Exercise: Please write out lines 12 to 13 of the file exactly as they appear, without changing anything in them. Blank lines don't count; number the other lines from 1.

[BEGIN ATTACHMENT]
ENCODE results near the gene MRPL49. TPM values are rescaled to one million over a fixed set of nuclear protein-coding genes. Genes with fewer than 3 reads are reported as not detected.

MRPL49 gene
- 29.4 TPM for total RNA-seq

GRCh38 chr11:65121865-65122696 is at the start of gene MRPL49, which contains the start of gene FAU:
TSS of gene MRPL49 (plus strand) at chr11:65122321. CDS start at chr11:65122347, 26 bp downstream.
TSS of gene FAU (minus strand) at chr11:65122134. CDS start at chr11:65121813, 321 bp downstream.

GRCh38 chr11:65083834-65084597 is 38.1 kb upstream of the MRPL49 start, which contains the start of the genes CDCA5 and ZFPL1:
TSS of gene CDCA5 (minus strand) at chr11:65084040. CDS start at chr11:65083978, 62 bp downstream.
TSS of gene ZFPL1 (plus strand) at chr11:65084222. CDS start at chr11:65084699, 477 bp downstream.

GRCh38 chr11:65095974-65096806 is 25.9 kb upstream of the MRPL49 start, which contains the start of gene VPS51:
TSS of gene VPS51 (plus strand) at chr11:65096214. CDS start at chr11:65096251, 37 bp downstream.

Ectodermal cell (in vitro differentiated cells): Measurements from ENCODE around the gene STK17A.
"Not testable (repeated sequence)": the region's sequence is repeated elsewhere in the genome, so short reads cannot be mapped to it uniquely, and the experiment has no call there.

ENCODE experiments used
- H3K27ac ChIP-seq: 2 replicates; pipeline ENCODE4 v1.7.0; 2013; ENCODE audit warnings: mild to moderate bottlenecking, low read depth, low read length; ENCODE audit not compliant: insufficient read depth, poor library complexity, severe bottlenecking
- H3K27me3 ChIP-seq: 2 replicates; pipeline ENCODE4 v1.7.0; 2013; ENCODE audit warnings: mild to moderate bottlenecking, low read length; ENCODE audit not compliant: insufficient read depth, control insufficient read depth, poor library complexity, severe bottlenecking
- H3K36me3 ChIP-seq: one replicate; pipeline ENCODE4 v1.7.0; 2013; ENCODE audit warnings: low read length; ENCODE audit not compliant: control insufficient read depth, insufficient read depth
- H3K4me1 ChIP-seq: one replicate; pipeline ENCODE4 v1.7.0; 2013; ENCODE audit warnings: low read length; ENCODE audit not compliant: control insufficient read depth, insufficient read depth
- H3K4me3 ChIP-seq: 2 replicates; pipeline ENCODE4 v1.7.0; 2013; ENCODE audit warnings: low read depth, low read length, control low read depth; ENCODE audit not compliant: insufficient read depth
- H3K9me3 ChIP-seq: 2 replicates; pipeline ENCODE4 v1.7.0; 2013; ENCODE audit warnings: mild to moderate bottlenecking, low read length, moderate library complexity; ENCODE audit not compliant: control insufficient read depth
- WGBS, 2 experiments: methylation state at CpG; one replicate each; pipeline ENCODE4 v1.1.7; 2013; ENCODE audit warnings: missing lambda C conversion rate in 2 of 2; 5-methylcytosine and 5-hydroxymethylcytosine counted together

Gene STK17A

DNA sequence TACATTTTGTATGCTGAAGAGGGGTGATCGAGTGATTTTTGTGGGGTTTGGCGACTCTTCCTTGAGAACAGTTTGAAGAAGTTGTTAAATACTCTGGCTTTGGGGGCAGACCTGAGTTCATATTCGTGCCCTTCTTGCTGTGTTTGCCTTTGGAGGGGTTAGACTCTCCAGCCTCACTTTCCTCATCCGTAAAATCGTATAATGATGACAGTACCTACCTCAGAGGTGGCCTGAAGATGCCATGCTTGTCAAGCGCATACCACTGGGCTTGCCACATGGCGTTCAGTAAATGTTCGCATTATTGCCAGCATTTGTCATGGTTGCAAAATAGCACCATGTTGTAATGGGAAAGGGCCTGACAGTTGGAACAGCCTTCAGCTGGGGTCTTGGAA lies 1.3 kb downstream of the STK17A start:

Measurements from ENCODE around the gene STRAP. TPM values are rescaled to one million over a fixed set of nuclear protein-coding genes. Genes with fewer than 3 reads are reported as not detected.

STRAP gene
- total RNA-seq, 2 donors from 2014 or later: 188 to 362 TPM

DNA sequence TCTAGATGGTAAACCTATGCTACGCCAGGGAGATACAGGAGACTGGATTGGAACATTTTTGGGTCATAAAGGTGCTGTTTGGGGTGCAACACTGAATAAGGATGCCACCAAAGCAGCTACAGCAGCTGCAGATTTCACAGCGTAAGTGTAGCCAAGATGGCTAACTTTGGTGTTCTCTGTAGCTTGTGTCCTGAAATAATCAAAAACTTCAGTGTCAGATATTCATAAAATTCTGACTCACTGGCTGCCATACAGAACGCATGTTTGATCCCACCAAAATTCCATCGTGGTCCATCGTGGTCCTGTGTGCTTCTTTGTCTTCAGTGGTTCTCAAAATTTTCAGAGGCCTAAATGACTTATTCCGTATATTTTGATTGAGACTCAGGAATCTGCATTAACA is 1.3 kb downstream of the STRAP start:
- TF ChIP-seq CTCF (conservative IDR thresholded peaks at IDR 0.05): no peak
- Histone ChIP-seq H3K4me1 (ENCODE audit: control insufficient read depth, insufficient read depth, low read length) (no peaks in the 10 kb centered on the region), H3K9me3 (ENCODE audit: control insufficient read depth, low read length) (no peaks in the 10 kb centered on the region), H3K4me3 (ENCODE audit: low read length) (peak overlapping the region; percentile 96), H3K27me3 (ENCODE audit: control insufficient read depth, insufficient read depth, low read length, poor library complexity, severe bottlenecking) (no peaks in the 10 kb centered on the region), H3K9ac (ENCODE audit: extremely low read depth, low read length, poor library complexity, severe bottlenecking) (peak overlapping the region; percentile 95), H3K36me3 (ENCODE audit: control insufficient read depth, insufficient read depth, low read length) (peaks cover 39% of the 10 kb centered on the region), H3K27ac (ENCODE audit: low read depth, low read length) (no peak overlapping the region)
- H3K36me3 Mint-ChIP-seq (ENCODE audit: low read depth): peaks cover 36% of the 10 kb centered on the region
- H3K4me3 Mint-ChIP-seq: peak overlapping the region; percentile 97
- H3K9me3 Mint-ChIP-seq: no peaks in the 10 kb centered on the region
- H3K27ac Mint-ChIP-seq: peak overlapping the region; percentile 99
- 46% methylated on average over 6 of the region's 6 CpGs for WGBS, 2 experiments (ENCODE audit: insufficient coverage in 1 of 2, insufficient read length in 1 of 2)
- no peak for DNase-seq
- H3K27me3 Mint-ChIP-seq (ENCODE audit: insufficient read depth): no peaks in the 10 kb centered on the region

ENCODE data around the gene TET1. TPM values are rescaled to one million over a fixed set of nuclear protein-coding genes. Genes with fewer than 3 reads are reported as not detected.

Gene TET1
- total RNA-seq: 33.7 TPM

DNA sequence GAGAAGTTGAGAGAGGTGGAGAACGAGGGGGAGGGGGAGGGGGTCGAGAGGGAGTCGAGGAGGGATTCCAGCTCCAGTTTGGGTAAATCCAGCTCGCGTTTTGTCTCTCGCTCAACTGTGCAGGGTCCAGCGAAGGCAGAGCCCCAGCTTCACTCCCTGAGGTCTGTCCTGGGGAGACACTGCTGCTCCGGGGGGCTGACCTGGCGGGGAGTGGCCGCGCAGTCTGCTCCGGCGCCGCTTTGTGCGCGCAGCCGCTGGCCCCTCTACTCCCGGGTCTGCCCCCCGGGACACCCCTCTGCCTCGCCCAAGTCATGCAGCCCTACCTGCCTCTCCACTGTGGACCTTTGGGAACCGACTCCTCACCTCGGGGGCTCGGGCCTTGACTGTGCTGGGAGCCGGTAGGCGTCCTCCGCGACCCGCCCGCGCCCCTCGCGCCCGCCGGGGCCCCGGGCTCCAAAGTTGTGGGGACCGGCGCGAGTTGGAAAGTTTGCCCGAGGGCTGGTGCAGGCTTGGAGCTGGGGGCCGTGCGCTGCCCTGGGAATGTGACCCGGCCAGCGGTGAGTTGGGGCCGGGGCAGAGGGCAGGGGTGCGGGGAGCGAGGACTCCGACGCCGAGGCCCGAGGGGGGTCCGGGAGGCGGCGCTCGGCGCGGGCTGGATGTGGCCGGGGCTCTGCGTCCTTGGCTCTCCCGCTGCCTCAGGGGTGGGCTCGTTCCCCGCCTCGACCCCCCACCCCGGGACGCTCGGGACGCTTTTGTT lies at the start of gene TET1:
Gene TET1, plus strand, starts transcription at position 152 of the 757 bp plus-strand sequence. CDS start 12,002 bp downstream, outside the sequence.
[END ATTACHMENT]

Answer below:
Ectodermal cell (in vitro differentiated cells): Measurements from ENCODE around the gene STK17A.
"Not testable (repeated sequence)": the region's sequence is repeated elsewhere in the genome, so short reads cannot be mapped to it uniquely, and the experiment has no call there.